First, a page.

T is an interesting historical site about COTTOLENE at:
THE N. K. FAIRBANK COMPANY
Nathaniel Kellogg "N.K." Fairbank (1829-1903) was a Chicago industrialist whose company, the N.K. Fairbank Co., manufactured soap as well as animal and baking products in conjunction with the great meat packing houses in northern Illinois. The company had factories in Chicago, St. Louis, Montreal and Louisiana and had international offices in the United Kingdom and Germany. Fairy Soap was purchased by Procter & Gamble and remains one of the best-known European household brands.
"If nothing else, Cottolene probably had a long shelf-life, did not need refrigeration, and was fairly inexpensive. And it apparently worked well in cooking. It was accorded the Grand Prize at the Louisiana Purchase Exhibition (1904), as were cakes and pies in which it was used. Gold medals were also taken at the Chicago World's Fair (1983), the Paris Exposition (1900), and the Charleston Exposition (1902)."
Some of the Recipes in the folder with details of the recipes author- Taken from the historical site above.
Dr. Mary E. Green was President of the National Household Economic Association, a lecturer on food values, etc. In her testimonial, she wrote, "I think you have made a decided improvement in Cottolene". It is a more desirable color, has much less odor than formerly, and I am sure would not fail to please the most exacting person for every branch of cookery.
"To my mind it is the one perfect fat for frying and pastry".
(Mary E, Green, M.D.)
Mix well together three cups of sifted pastry flour, two teaspoonfuls of baking powder, one half teaspoonful of salt and a salt spoon of mace. Beat one egg, add to it one half cup of sugar, one tablespoon of melted Cottolene and milk enough to make a soft dough. Mix with the dry ingredients, cut in rings and fry. [Needless to say, you would be expected to understand that you were to fry in Cottolene in a deep kettle at about 380 degrees, and powder the doughnuts with confectioner's sugar or a sugar-cinnamon mixture before serving.]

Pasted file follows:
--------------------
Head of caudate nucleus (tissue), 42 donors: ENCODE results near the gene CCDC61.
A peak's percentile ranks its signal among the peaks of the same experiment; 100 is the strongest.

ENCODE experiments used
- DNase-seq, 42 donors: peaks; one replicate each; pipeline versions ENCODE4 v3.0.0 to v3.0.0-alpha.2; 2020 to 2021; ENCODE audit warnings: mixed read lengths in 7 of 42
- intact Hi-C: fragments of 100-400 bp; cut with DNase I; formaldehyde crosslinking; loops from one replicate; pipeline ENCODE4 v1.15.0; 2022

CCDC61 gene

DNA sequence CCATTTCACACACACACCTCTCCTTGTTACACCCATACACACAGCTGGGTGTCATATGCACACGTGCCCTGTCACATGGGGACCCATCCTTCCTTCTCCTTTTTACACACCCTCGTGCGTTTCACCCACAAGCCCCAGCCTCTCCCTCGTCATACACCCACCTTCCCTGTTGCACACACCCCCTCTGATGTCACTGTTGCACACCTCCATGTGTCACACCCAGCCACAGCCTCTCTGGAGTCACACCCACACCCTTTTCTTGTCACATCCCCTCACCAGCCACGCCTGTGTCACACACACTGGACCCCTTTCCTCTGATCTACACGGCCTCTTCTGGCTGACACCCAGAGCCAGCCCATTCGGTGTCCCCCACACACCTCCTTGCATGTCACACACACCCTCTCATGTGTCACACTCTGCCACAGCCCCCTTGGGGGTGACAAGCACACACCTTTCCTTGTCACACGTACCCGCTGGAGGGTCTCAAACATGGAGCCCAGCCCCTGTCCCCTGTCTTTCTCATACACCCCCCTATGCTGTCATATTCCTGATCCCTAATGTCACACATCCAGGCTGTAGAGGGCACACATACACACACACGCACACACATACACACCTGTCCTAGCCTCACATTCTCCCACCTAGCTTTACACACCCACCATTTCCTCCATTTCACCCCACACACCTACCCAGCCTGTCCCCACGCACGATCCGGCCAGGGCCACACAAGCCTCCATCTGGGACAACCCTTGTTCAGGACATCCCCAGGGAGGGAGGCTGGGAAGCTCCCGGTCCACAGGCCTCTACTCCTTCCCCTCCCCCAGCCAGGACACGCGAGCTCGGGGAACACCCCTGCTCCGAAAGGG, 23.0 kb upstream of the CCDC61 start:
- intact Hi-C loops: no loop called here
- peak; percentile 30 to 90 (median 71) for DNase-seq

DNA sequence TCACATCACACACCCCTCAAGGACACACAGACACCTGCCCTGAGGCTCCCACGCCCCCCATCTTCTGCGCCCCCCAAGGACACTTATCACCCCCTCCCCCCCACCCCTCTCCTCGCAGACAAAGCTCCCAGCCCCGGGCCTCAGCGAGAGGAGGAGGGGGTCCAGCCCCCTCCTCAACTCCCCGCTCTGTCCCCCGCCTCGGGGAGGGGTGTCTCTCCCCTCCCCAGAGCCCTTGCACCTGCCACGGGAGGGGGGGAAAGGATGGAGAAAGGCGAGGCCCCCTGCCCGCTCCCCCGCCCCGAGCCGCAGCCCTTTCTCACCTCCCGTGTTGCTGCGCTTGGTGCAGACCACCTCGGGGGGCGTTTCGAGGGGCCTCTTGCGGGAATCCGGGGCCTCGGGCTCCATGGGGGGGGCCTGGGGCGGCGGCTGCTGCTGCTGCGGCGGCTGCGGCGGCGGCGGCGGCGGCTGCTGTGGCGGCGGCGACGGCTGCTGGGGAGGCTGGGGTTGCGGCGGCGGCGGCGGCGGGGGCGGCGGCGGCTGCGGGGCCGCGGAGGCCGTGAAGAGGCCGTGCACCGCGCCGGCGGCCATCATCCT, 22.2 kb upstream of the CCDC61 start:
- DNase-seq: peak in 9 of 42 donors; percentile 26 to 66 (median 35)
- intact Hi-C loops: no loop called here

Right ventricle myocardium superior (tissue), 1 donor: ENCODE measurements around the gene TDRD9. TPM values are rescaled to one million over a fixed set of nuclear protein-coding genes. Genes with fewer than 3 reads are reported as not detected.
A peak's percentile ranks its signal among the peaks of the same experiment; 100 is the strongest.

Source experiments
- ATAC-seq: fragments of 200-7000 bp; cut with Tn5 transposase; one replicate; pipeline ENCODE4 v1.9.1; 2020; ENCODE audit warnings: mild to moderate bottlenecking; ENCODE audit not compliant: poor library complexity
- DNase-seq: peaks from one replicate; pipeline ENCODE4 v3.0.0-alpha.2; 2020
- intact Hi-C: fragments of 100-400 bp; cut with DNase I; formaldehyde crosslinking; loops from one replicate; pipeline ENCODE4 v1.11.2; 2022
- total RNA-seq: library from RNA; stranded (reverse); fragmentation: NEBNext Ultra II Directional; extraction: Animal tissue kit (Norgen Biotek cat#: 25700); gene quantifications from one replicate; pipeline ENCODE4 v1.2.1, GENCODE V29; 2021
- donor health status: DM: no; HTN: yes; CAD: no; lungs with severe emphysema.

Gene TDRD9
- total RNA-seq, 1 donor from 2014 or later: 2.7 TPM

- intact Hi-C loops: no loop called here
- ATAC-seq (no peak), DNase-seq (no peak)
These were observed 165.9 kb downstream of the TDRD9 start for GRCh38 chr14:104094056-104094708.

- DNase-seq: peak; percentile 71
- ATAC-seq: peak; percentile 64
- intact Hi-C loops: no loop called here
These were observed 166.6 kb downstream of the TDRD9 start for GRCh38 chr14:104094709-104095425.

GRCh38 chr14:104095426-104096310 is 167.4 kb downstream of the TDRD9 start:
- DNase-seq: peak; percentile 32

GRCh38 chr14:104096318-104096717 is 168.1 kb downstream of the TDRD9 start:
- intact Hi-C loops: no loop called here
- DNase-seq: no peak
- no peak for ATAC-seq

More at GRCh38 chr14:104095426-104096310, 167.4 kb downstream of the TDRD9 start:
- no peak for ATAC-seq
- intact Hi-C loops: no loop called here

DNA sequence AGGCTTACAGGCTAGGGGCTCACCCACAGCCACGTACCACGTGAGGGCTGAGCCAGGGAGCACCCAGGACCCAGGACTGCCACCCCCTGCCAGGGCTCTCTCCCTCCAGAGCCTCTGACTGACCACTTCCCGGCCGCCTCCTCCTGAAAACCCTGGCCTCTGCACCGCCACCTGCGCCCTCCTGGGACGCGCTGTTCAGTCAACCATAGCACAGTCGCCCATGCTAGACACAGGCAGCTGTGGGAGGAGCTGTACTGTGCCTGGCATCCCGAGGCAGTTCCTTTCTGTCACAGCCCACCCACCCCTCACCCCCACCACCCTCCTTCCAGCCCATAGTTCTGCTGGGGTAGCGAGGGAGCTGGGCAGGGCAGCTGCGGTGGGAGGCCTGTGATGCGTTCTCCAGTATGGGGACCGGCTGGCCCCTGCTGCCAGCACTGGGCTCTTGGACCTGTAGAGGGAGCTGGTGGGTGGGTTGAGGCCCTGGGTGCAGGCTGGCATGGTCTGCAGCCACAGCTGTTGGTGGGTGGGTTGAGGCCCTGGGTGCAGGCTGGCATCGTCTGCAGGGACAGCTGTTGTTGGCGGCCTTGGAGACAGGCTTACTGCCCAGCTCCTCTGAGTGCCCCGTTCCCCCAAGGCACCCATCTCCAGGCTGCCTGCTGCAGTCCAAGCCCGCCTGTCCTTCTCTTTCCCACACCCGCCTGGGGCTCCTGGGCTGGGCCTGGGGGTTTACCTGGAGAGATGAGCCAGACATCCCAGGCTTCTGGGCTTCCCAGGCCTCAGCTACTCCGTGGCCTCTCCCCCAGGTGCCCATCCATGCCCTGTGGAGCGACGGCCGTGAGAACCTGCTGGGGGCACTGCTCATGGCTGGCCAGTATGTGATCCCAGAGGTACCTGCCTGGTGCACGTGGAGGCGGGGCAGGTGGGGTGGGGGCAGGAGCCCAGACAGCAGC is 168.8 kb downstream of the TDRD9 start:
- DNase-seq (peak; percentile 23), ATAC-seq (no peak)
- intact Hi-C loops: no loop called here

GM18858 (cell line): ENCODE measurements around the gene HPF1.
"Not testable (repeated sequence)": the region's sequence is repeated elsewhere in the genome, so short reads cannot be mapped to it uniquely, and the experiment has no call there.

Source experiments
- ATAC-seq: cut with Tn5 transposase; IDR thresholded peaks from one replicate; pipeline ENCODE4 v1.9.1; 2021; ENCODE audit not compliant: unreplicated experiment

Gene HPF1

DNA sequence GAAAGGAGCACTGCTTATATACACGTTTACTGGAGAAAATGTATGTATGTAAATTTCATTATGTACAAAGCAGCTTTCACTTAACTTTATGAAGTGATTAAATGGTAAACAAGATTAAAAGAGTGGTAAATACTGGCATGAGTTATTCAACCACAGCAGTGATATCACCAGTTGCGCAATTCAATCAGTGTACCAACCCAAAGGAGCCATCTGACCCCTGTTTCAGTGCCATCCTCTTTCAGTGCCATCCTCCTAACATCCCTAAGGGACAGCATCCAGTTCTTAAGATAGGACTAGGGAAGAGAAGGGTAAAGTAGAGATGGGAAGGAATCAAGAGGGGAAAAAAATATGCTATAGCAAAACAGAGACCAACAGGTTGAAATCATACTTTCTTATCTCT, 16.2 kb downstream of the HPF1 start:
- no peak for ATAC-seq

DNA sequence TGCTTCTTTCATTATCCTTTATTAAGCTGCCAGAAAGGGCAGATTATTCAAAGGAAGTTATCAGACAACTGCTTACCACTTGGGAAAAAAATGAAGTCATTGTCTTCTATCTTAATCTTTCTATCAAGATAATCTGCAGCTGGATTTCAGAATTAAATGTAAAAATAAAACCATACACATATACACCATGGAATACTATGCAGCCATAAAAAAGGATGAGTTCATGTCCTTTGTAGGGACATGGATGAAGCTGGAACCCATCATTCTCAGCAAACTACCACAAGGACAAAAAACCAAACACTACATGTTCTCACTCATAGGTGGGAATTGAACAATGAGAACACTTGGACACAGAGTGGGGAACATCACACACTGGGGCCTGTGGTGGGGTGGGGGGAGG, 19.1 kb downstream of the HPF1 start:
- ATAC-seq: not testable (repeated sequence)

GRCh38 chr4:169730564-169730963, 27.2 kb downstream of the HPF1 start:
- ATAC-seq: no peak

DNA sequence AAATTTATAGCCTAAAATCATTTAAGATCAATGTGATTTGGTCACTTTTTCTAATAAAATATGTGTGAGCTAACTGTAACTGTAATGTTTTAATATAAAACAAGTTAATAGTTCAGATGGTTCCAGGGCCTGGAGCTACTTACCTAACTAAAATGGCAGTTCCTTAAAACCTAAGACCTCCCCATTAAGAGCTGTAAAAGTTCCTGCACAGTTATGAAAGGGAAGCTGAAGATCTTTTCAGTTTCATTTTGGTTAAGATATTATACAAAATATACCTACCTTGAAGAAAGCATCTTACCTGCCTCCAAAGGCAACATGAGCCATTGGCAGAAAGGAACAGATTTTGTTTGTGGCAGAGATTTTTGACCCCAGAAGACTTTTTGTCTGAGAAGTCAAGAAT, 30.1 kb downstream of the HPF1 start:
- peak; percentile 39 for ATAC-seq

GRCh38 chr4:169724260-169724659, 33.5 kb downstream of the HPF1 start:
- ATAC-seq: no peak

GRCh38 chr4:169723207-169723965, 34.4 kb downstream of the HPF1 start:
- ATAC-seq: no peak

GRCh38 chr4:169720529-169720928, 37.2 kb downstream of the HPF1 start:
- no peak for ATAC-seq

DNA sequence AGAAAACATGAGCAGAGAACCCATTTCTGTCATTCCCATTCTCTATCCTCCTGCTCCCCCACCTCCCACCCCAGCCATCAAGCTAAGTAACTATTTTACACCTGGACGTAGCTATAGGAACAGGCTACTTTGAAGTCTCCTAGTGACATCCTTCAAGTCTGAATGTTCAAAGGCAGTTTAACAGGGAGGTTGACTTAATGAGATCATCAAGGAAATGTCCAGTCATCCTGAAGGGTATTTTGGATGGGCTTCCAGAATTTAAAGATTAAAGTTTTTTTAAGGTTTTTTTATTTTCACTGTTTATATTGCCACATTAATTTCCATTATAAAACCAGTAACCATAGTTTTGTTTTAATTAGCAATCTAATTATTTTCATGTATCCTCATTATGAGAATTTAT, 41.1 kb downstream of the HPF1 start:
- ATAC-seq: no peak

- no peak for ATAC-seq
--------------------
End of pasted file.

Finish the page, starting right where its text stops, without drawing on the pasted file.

Mrs. Janet M. Hill, cook book author and Editor of the Boston Cooking School Magazine, lent her name to many Cottolene promotions. In this one, she contributed a recipe for a cookie, then called "cakes," and also noted:
"For several years I have used Cottolene in my own kitchen whenever we have need of a cooking fat. For the past four months we have been using the new White Cottolene and find it even more satisfactory, particularly as regards odor when frying, than the Cottolene formerly put up by your company
Rich Taylor Cakes
(Mrs. Janet M. Hill)
Beat one-half a cup and one level tablespoonful of Cottolene to a cream; add one and one-half cups of sugar and two level tablespoons of cinnamon; then five eggs well beaten; one quart of molasses; one cup of milk and seven and one-half cups of flour sifted with one level tablespoonful of soda. Drop tablespoonfuls on buttered baking pan and bake in a moderate oven.
Marion Harland, another cook book luminary of the period, also lent her name and her testimonials to the Cottolene cause. Her recipe for biscuits is particularly notable as she lived in the So...